Smarting from its 2012 presidential election defeat, the Republican Party appears intent on bringing the Obama Administration to its knees. Diversions and obstruction that impede numerous functions of the federal government are the GOP's primary tactics.
Most Republicans on Capitol Hill seem perfectly content to let the nation drift aimlessly until they achieve an unassailable majority, courtesy of the 2014 and 2016 national elections.
But the office of the president is vested with major responsibilities for governing the nation, responsibilities that take no hiatus. Accordingly, any plan of action instituted to bring the presidency to a grinding halt is at the very least, unpatriotic, and could conceivably turn catastrophic.
No one is suggesting that the Republican-led investigations of the Benghazi tragedy, the IRS irregularities, and the Justice Department's eavesdropping should not proceed. It is just that they should not be allowed to hinder President Obama and the rest of the federal government from fulfilling their assigned duties. Efforts to deal with job creation, disaster relief, climate change, immigration, and crumbling transportation infrastructure, to name but a few, should not be sidetracked by hearings on potential scandals.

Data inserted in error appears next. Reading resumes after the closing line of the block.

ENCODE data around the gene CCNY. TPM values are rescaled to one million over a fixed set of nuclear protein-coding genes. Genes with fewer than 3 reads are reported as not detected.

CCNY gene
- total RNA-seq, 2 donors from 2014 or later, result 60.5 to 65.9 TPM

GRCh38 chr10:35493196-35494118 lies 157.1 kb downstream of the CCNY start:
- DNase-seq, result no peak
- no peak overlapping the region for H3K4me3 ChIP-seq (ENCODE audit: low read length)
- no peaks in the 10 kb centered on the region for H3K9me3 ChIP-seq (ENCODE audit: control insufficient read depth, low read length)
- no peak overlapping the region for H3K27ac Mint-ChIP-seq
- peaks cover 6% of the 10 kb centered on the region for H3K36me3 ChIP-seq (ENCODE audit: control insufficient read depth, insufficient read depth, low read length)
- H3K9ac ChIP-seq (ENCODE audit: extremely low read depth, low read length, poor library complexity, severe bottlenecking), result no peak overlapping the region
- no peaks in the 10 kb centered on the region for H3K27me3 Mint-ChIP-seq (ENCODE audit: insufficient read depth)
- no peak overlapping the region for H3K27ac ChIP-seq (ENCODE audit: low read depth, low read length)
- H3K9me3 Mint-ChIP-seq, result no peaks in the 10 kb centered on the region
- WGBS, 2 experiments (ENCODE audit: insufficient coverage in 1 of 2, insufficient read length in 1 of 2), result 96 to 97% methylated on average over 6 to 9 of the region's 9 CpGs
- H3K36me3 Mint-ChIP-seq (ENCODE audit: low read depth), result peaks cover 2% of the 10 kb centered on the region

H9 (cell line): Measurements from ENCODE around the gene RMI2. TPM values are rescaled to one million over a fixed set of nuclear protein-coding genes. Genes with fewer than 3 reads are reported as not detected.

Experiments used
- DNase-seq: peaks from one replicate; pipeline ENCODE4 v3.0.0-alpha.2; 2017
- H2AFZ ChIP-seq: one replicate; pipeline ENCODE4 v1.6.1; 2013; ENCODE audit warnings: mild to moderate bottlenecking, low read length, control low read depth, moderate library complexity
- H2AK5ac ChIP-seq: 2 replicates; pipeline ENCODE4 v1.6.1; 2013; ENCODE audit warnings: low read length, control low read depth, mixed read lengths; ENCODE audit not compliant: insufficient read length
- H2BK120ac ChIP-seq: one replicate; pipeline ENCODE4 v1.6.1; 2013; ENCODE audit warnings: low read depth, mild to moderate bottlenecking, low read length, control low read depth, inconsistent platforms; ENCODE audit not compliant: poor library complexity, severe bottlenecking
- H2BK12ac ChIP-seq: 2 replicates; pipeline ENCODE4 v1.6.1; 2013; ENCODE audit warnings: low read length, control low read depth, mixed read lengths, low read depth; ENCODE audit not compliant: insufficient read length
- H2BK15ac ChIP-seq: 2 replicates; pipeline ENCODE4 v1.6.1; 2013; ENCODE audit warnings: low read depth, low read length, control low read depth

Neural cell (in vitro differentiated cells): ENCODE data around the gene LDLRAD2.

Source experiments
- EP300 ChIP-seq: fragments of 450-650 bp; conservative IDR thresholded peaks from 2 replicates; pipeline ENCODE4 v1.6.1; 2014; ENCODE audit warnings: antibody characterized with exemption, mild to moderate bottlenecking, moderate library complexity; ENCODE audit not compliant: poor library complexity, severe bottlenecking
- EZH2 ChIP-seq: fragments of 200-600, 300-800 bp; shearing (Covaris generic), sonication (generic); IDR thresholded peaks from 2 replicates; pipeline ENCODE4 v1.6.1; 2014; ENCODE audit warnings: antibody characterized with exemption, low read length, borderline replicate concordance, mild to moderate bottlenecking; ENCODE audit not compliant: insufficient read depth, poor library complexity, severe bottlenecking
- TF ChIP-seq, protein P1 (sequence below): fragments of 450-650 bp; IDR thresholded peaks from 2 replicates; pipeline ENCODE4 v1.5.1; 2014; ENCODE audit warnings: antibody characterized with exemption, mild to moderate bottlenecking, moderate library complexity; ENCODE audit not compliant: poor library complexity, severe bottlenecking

If Republicans disagree with Obama's policies, they should seek to modify, add, or offer an alternative that contains enough compromise to command serious consideration. At the end of the day when the nation desperately needs something to be done, doing nothing is unacceptable.
Unfortunately, congressional Republicans don't seem all that interested in shouldering their constitutionally-dictated share of national governance as long as Obama is at the helm. They have sought to stymie virtually all of his initiatives, even when he has recycled some of their own ideas. A number of the president's cabinet nominees remain mired in limbo by balky Republican senators, thereby jeopardizing certain government agencies' effectiveness. Republicans' stonewalling also extends to the court room where they are blocking a number of the president's judicial nominations, leaving a slew of vacancies that hinder the administration of justice and implementation of federal law.
Whether in the majority or minority, Democrat or Republican, a politician duly elected to the federal government has an obligation to govern. Crippling the functions of the institution to which they were sworn to serve is a gross dereliction of duty. Stopping Obama in his tracks is by extension consigning to the ruinous doldrums not only the majority of the voting public, but the nation as a whole.